Andrew Bynum has 'setback' in other knee
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Hope took a hit Friday night before the Sixers took the court against the Utah Jazz. Andrew Bynum, as he did last Monday, addressed the media in front of his locker. This time, he said he had experienced a setback not just with his right knee, but his left knee as well.
“I'm doing alright, I had a little bit of a setback just working through some issues with the right knee, kind of mirroring my left knee,” Bynum said. “I don't know what's going on. The doctors are saying to wait, I guess because of the cartilage. They're not giving me anything real definite. I just have to wait for the cartilage to get stronger. It's in both knees. Same spot, both knees.
“We were just doing routine things and it started swelling up. It wasn't any blunt force injury.
Bynum had said at the beginning of the week that he was given a timetable of
five more weeks of low impact conditioning with the hopes of being on
the practice court Dec. 10. It would then take another 1-4 weeks of practice before he could appear in a game.
“From our point of view, it's a situation where we need to continue to be patient and cautious,” Sixers GM Tony DiLeo said. “We're looking long-term, not short-term. We're going to do what's best for Andrew and what's best for the organization and try to get him as healthy as can be and get him on the court when we're ready.”
Bynum says he is sticking with the previously proposed plan, but it would appear he needs a miracle to actually see that timetable come to fruition.
“I'm still on that [Phase 1, Phase 2] schedule. The setback is what I'm doing now, running on the elliptical, stuff like that,” Bynum said. “It's basically the same in both knees. It's under control. It's just in the same spot, same cartilage on both sides. The pain level is relatively low on everyday activities. The more impact the higher it is.”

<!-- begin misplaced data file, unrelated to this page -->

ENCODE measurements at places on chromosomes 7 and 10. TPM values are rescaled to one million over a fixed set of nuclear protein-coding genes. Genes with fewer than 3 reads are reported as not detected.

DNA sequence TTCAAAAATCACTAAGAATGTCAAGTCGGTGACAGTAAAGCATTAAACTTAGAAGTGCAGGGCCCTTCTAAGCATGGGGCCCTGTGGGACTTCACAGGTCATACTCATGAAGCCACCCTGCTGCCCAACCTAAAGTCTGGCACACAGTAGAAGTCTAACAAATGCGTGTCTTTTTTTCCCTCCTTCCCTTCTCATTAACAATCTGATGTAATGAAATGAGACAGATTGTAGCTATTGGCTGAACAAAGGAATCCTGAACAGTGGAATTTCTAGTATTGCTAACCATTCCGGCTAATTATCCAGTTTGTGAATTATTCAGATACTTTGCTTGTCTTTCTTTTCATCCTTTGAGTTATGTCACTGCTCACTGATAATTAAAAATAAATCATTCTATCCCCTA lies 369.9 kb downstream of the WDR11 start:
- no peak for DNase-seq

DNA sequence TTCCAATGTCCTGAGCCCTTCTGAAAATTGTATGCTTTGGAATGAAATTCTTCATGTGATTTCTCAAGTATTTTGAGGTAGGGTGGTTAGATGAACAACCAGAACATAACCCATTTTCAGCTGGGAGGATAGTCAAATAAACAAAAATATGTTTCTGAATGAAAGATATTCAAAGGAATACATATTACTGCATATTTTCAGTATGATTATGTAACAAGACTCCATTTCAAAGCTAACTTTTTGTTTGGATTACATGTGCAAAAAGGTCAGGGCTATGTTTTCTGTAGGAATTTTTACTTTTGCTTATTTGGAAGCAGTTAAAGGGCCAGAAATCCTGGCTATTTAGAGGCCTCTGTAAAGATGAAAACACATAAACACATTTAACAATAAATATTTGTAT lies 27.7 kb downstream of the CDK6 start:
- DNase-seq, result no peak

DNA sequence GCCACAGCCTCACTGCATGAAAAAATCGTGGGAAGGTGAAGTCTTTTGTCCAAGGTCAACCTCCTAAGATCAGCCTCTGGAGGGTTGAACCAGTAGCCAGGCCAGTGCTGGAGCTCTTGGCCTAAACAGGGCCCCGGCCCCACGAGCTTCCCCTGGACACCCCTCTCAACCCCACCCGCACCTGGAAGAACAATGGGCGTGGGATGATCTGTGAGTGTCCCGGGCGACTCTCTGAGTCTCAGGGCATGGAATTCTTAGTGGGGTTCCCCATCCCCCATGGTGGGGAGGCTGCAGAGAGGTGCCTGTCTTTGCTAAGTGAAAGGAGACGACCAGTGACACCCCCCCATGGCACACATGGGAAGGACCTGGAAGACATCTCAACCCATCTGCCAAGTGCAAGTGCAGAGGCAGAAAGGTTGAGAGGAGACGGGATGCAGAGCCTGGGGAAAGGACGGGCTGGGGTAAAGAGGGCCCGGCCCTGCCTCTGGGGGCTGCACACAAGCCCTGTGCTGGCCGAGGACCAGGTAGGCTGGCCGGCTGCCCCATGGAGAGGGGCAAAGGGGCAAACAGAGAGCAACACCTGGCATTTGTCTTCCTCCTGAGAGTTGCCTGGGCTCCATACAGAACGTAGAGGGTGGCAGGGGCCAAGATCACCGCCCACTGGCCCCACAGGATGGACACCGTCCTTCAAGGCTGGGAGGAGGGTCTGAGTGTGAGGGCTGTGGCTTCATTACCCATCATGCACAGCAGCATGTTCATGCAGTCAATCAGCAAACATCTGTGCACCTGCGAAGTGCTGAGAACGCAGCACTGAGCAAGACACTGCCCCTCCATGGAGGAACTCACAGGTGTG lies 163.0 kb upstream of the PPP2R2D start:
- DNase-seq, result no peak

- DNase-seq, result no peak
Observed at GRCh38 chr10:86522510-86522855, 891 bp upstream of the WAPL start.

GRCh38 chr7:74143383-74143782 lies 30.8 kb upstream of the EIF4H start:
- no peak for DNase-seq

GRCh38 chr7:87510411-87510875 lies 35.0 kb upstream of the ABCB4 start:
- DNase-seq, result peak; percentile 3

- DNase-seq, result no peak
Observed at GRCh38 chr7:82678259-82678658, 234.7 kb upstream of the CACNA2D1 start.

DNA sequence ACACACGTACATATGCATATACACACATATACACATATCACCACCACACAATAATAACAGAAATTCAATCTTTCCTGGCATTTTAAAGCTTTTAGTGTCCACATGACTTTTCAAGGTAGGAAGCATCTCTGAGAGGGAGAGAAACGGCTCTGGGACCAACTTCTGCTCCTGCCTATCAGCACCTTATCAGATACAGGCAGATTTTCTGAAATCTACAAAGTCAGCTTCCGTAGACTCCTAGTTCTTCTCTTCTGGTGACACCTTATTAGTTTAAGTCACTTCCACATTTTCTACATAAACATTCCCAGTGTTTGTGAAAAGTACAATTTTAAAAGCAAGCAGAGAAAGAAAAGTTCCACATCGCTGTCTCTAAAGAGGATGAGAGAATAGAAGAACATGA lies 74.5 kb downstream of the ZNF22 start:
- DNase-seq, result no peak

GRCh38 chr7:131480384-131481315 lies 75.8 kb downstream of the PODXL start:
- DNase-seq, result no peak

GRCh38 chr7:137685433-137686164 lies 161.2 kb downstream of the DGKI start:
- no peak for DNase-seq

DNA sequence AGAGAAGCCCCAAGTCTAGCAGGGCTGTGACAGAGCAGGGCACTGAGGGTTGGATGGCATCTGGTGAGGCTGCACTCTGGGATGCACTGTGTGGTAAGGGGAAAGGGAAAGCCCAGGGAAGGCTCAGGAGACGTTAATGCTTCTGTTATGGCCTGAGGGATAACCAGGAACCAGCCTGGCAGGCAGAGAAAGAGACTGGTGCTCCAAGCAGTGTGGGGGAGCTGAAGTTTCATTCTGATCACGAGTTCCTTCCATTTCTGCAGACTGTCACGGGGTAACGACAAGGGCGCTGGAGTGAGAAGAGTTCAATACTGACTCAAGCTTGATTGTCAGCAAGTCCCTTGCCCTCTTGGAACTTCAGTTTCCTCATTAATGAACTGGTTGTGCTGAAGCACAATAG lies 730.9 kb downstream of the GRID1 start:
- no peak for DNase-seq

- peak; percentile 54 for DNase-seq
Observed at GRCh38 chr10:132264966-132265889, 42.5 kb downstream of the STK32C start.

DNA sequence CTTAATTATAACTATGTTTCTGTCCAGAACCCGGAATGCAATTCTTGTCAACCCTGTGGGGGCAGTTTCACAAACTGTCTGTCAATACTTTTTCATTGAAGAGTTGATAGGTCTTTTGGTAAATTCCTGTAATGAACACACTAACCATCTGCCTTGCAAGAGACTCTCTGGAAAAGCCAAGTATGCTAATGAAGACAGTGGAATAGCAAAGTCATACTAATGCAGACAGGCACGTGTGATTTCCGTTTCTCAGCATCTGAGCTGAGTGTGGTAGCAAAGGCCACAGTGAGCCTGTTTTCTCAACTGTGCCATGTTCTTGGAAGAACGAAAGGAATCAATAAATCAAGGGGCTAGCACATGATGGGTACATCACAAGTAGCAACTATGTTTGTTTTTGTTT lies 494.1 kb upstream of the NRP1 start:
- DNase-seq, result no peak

Bynum will stay off the elliptical for now and stick to getting his conditioning by swimming in the pool. Bynum said he noticed a couple days ago that there was increased swelling in both knees. He said he did nothing mechanically to cause the change, which is why he is perplexed.
“This is a weird issue,” Bynum said. “I've never had any cartilage issues. I had the meniscus thing, but that doesn't hurt, that's fine. We don't know what's going on. I don't know. It's just frustrating. This is an issue that's just going to take time to resolve. There's no procedures or anything that can be done.”
And therein lies the biggest problem -- Bynum and the Sixers are in a sit and wait situation, all the while Bynum is on the clock. The 25-year-old is in the final year of his contract. When healthy, he puts up all-star worthy statistics like he did a year ago, when he averaged 19 points and 12 rebounds for the Lakers. But he has appeared in just 392 games over his previous six years in the league.
“Plain and simple, we're trying to rehab his knees so they can get healthy and he can get out there and play like he did last season,” DiLeo said. “That's our goal. When he's ready, and it's hard to predict when he'll be ready, but hopefully sooner than later. Our main concern is Andrew's health. Our main concern is big picture. We want to have a long relationship with him. That's why we're doing this.”
The Sixers will be able to pay Bynum more money than any other team, but how do you invest max money in a 7-footer who may play just a handful of games because he has a history of knee injuries, with the latest being weakened cartilage?
Someone will invest in Bynum whether he appears in half the games this season or only eight, as Elton Brand did after he tore his Achilles’ tendon prior to the last year of his contract with the Clippers. Brand was then given the “Philly max” in the summer of 2008.
Of equal concern is the root of the current cartilage problem -- did the Orthokine therapy Bynum had in Germany this past September have anything to do with what he is now experiencing? And if so, is there a way to reverse the symptoms?
There are many questions, few answers and no all-star center in the fold for the foreseeable future.E-mail Dei Lynam at email@example.com